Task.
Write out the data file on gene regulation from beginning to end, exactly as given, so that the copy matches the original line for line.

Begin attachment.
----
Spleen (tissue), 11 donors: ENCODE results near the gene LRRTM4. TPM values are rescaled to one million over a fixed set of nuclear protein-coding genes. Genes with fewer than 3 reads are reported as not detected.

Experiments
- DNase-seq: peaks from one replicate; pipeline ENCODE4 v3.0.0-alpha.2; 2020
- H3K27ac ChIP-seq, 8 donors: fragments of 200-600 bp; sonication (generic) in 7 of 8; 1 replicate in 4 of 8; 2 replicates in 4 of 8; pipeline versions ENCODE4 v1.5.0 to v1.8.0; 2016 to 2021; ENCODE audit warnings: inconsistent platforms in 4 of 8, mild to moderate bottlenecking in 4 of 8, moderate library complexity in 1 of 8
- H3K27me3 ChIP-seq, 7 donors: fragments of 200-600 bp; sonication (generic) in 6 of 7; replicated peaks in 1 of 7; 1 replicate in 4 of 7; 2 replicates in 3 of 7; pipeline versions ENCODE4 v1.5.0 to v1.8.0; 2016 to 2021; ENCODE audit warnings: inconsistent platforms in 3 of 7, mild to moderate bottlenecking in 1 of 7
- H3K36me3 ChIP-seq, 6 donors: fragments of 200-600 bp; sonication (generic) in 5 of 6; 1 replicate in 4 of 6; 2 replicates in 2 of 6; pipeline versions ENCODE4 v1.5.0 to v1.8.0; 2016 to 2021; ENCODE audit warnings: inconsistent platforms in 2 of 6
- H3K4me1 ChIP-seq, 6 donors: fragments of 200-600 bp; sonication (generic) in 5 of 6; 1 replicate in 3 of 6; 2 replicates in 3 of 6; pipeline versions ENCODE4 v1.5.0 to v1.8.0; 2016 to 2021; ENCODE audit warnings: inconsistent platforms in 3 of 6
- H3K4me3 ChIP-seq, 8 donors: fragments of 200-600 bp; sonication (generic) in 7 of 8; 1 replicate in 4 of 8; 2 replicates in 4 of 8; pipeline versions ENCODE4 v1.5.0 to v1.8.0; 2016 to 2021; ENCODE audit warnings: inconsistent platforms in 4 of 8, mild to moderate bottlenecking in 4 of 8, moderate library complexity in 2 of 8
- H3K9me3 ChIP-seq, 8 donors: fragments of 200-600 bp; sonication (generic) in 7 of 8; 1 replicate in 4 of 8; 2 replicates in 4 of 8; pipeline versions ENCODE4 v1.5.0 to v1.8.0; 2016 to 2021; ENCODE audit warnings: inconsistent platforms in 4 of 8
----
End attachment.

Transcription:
Spleen (tissue), 11 donors: ENCODE results near the gene LRRTM4. TPM values are rescaled to one million over a fixed set of nuclear protein-coding genes. Genes with fewer than 3 reads are reported as not detected.

Experiments
- DNase-seq: peaks from one replicate; pipeline ENCODE4 v3.0.0-alpha.2; 2020
- H3K27ac ChIP-seq, 8 donors: fragments of 200-600 bp; sonication (generic) in 7 of 8; 1 replicate in 4 of 8; 2 replicates in 4 of 8; pipeline versions ENCODE4 v1.5.0 to v1.8.0; 2016 to 2021; ENCODE audit warnings: inconsistent platforms in 4 of 8, mild to moderate bottlenecking in 4 of 8, moderate library complexity in 1 of 8
- H3K27me3 ChIP-seq, 7 donors: fragments of 200-600 bp; sonication (generic) in 6 of 7; replicated peaks in 1 of 7; 1 replicate in 4 of 7; 2 replicates in 3 of 7; pipeline versions ENCODE4 v1.5.0 to v1.8.0; 2016 to 2021; ENCODE audit warnings: inconsistent platforms in 3 of 7, mild to moderate bottlenecking in 1 of 7
- H3K36me3 ChIP-seq, 6 donors: fragments of 200-600 bp; sonication (generic) in 5 of 6; 1 replicate in 4 of 6; 2 replicates in 2 of 6; pipeline versions ENCODE4 v1.5.0 to v1.8.0; 2016 to 2021; ENCODE audit warnings: inconsistent platforms in 2 of 6
- H3K4me1 ChIP-seq, 6 donors: fragments of 200-600 bp; sonication (generic) in 5 of 6; 1 replicate in 3 of 6; 2 replicates in 3 of 6; pipeline versions ENCODE4 v1.5.0 to v1.8.0; 2016 to 2021; ENCODE audit warnings: inconsistent platforms in 3 of 6
- H3K4me3 ChIP-seq, 8 donors: fragments of 200-600 bp; sonication (generic) in 7 of 8; 1 replicate in 4 of 8; 2 replicates in 4 of 8; pipeline versions ENCODE4 v1.5.0 to v1.8.0; 2016 to 2021; ENCODE audit warnings: inconsistent platforms in 4 of 8, mild to moderate bottlenecking in 4 of 8, moderate library complexity in 2 of 8
- H3K9me3 ChIP-seq, 8 donors: fragments of 200-600 bp; sonication (generic) in 7 of 8; 1 replicate in 4 of 8; 2 replicates in 4 of 8; pipeline versions ENCODE4 v1.5.0 to v1.8.0; 2016 to 2021; ENCODE audit warnings: inconsistent platforms in 4 of 8